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"Prabhajjana" and "Vidya" were made from gouache, chalk pastel, 23.5 karat gold leaf, variegated metal leaf, and Japanese tinted silver leaf on paper, and mounted on handwoven Indian silk and ikat and Chinese rayon brocade, respectively.


"Afy?n" was made from gouache, chalk pastel, 23.5 karat gold leaf, and variegated metal leaf on paper; mounted on handwoven T'nalak and Indian silk brocade


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"Pararaton" was made from gouache, chalk pastel, 23.5 karat gold leaf, variegated metal leaf, and Japanese tinted silver leaf on paper and Egyptian papyrus; mounted with Thai silk and handwoven Indian silk ikat

Higgins is an unofficial archivist of Philippine history. His body of work over the last decade has spanned the century-long history of the terno in Fashionable Filipinas: An Evolution of the Philippine National Dress in Photographs to reimagining the pre-colonial manner of dressing for the 2016 Ballet Philippines production of The Firebird. And who could ever forget the timeline of Philippine fashion he and his sister Sandy documented in SLIM: Salvacion Lim Higgins, which served as a tribute to their mother, a legendary fashion designer. 

Higgins has dedicated the past decade to running his mother’s school, Slim’s Fashion and Arts School in Makati. In the course of his work as an educator, he’s encountered many young adults who needed to be educated further on Philippine history before the Spaniards colonized our country. Armed with a deep fascination for history, he firmly believes in the saying: “If you understand the past, it helps you understand the present, and possibly a bit of the future.” 

To better understand Higgins’s art style today, we need to take a look back at his past. He began his career as an artist abroad. His works were displayed in galleries around New York, Hong Kong, and London, among other places. He began producing flat paintings at the beginning of his career as an artist but the 9/11 tragedy pushed him to dig deeper. The next collection explored sacred symbols and religions of different cultures in the form of three-dimensional icons. He experimented with 25-karat gold leaf plates and semi-precious stones and gems, giving his work an embossed element. “The concept of an icon, especially a religious one, is that the item is valuable itself,” he says, “even the frames were sterling silver.” 

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He moved on to bas-reliefs, still using stones and gems but with an evolved technique.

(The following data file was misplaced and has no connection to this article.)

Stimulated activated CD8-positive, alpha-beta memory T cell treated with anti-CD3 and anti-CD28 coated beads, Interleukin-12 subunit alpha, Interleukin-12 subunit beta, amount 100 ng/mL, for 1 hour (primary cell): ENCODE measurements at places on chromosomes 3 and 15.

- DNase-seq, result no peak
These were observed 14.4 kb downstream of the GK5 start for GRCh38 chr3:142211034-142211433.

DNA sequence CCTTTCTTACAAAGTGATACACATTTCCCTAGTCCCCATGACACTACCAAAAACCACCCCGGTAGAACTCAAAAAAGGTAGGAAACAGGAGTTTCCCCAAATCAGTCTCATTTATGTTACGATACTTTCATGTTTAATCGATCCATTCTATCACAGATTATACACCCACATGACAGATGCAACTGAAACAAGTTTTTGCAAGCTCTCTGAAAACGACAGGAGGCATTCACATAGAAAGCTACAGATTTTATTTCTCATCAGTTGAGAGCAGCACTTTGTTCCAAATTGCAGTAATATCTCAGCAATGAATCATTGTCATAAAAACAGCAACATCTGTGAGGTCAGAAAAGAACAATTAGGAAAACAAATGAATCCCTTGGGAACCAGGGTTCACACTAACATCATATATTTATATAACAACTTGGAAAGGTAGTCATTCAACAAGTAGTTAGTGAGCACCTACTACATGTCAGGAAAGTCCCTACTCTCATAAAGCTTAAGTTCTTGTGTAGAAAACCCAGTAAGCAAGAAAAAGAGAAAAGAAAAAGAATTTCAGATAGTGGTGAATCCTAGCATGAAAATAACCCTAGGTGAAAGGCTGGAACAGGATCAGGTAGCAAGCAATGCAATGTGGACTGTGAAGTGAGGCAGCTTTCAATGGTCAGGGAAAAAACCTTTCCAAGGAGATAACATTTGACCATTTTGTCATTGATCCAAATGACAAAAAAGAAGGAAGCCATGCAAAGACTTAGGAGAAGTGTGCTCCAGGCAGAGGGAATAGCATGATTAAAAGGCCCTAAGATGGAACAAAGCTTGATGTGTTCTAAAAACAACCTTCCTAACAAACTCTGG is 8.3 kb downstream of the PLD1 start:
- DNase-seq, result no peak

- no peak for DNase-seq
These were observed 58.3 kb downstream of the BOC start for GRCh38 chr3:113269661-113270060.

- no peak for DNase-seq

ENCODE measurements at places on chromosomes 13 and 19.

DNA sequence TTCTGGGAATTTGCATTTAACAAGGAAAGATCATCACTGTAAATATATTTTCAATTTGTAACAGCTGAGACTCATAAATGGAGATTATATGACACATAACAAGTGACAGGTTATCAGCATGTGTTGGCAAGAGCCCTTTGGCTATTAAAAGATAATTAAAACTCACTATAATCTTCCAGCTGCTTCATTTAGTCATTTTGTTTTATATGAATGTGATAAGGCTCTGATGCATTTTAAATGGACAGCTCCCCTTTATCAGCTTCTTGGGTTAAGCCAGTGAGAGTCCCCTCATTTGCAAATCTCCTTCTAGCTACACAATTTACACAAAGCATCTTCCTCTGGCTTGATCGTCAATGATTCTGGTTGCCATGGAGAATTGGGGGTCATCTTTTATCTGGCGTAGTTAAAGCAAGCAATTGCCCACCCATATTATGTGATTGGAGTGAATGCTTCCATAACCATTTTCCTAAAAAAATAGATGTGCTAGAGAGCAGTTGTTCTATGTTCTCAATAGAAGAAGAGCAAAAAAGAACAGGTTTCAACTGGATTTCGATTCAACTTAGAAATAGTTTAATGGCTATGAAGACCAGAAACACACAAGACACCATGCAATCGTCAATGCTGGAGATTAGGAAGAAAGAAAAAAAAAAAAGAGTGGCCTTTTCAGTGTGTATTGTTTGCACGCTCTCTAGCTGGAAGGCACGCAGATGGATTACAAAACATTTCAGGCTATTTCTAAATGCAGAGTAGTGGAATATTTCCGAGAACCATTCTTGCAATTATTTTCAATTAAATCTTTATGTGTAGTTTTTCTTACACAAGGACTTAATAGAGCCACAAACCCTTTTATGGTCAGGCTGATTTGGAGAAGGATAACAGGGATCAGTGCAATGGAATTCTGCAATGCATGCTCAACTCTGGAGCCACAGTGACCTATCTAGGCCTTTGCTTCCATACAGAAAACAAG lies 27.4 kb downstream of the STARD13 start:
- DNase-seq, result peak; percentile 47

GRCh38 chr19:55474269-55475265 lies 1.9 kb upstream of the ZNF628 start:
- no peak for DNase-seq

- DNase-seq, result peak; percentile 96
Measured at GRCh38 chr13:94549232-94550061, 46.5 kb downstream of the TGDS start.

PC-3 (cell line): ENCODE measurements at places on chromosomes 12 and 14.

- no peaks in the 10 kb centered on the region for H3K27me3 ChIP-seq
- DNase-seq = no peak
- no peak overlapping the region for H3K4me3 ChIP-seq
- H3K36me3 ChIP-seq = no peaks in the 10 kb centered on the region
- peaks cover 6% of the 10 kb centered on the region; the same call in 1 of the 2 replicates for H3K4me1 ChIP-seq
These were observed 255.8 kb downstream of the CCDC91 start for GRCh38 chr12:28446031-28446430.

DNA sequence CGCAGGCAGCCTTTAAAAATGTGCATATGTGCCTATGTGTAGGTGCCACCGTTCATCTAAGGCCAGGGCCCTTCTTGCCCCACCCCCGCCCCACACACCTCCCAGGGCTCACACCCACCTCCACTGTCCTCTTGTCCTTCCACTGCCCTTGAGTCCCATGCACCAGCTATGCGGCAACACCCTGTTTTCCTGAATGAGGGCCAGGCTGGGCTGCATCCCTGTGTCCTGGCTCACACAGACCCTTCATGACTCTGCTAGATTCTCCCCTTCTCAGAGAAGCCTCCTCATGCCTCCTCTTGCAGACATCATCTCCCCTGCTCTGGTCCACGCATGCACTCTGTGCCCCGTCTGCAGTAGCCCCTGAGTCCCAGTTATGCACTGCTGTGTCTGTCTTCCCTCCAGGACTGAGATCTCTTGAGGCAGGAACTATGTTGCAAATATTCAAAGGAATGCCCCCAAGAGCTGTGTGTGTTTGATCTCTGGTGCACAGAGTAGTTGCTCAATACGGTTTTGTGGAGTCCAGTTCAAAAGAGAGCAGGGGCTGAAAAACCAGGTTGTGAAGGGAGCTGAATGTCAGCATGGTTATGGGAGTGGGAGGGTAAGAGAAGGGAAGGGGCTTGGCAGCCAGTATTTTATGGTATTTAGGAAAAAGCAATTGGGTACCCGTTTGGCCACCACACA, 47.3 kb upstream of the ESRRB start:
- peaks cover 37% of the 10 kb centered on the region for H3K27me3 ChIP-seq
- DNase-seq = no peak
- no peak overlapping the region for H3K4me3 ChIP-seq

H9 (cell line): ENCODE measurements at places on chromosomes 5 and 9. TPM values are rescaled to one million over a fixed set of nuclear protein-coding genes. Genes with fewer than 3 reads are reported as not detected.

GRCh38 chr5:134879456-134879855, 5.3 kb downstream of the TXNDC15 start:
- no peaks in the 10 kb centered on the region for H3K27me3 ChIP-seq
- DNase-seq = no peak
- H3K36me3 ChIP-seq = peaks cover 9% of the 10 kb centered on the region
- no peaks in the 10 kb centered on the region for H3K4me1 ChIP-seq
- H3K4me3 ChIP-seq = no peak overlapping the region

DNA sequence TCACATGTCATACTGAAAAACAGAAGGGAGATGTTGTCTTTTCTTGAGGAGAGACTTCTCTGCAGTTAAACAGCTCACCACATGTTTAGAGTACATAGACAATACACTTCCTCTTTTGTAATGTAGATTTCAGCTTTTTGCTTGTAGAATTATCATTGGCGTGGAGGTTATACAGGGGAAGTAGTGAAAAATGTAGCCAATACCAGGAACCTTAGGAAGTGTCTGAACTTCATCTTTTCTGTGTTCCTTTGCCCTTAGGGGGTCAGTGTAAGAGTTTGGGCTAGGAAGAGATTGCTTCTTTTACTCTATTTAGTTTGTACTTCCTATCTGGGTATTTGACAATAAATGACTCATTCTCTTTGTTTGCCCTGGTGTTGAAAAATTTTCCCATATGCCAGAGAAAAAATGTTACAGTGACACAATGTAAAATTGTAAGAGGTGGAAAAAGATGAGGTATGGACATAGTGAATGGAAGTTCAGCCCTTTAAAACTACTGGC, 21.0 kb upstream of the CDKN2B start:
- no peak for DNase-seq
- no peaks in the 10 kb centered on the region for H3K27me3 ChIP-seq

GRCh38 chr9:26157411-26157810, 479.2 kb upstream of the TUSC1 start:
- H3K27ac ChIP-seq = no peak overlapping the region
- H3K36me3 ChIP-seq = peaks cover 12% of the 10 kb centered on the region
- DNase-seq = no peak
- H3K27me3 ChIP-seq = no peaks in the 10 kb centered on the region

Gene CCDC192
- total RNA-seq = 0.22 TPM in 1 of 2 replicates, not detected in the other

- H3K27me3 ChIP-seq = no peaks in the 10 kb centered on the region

Higgins considers his work as an artist coming full circle with his mother’s career, whom he admired so deeply. “Salvacion Lim began as a painter and evolved into a fashion designer,” he shares. Before he stepped behind the canvas, Higgins was a fashion designer himself. “It is from her that I learned how clothing and textile could form just as powerful a narrative as any other artistic medium.”


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This next era of Higgins’ art brings that narrative closer to home. On the surface, there are the vibrant fabrics and patterns that tell a visual history, but beneath that is a story that connects us to what could have been our roots. “Indeed, it is homage to all of our ancestries—particularly to ones so deeply rooted in our DNA and of which many Filipinos have never been aware of,” Higgins writes in his artist's statement, “Far beyond the limits and borders of what become countries or nations, we are all maps of our ancestors.”

Gold in Our Veins will be on exhibit on the Ground Floor of the Ayala Museum, Greenbelt 5, Makati, from February 21 to May 26, 2019.

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About The Author
Hannah Lazatin
Senior Staff Writer
Hannah is a communications graduate from Ateneo de Manila University. She’s originally from Pampanga and from a big, close-knit family who likes to find a reason to get together at the dinner table. Experiences inspire her. “Once, at a restaurant, I received an interpretation of my second name ‘Celina,’ and it meant 'someone who tries everything once' and that is me through and through,” she says. As for the job, she wants her “readers to be inspired by the stories of the people we feature and to move them to reach for greater things.”